The Joys of Walking off lead with your dog

Happy Independence Day from us at!

Happy Independence Day from us at!

Hope everyone had a great Fourth of July! Mine was awesome in Upstate New York with my beautiful wife, our pretty daughter, and Copper and Scout.

Scout, Ry, and myself had the opportunity to go on a twilight stroll the night of the 4th and I can’t explain how enjoyable it was. Ry was strapped to me in a Tula and Scout was off lead roaming within 20 yards as we hiked up the hill. The best part was the fireflies. Riley loved looking around at them as they lit up the night and provided a better show than the fireworks. Scout was also an absolute delight, sticking close and coming immediately when recalled. We practiced a couple times before we went too far up the hill but after that, I took off her lead and let her go. She bounded to and fro was enjoying herself immensely. It was fun watching her dark shadow bound through the grass and brush. Should she get carried away and forge ahead too much, a quick, “Scout, too far” and she would come back towards me and stick closer. I was feeling pretty confident that our next off lead walk would be just as enjoyable.

Ha! Boy was I mistaken. When I introduced Copper and Ash’s parents’ dogs into the mix, all hell broke loose. Dogs were running willy nilly.

Scout en route to the creek! #creektime #deltacanine #dutchie #dutchshepherdsofinstagram

A video posted by @deltacanine_net on

I was surprised but I should have remembered the lesson I learned training with Rich Graham of Trident Fitness in Orlando. He began with a simple set up of directing a dog to cross a horizontal ladder off lead. We did this agility exercise a couple times until both dog and handler had no difficulties with it. He increased the distraction level by placing all the dogs that were by their handler in the first iteration of the exercise next to the ladder on an elevated platform. The added stress of the dogs in close proximity to the obstacle made the dogs that had no trouble crossing the ladder originally unable to without their handler grabbing the lead and guiding them across. It astounded me that we seemed such a simple change in the exercise to humans caused so much difficulty for the dogs.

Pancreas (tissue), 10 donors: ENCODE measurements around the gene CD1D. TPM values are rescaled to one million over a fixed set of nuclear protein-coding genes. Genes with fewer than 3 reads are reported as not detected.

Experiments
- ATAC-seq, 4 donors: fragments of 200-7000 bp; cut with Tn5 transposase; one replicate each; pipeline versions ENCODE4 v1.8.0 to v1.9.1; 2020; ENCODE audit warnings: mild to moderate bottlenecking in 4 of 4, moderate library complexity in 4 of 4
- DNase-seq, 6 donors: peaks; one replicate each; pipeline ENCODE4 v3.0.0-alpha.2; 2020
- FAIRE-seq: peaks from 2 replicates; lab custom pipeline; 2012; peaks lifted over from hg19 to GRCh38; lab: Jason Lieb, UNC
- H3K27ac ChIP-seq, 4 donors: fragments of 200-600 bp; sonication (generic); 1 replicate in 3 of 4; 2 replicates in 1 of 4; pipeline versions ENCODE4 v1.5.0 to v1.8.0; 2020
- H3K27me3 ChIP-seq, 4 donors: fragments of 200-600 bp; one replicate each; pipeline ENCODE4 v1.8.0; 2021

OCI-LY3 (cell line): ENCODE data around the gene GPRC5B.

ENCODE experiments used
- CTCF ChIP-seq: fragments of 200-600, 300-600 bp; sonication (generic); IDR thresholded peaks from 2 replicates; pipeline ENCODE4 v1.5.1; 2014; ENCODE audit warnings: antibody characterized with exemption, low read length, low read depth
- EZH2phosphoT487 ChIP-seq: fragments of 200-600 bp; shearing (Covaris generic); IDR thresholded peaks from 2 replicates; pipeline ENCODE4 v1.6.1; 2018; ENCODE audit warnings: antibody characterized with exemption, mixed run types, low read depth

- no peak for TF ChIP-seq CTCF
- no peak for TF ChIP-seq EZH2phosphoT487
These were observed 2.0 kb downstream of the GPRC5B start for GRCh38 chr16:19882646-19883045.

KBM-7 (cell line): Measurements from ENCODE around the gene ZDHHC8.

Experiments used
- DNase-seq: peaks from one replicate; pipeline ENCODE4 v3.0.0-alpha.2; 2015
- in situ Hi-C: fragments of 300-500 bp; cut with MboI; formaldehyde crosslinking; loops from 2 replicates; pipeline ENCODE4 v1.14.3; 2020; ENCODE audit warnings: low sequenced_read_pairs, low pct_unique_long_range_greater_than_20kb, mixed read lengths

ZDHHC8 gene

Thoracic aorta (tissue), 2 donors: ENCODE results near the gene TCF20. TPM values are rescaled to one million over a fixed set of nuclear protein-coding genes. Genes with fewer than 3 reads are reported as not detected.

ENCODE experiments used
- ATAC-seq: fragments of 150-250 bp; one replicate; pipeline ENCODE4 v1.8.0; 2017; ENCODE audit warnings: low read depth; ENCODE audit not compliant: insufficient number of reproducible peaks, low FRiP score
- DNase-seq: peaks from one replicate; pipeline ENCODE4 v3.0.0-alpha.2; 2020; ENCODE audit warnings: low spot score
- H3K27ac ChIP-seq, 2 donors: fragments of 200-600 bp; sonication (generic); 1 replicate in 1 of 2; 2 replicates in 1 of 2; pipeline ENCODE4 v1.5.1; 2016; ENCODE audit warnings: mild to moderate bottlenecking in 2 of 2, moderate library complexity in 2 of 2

Now applying the above lesson to the creek excursion made perfect sense. Although Scout was completely obedient when it was just us, the distraction of the different environment (the addition of multiple dogs) proved a weak link in our obedience.

Moral of the story: increase the stress and distraction of training, train in new and different environments, and be patient. It is a work in progress. Every day is training.

Ry and Scout already bonding

Ry and Scout already bonding

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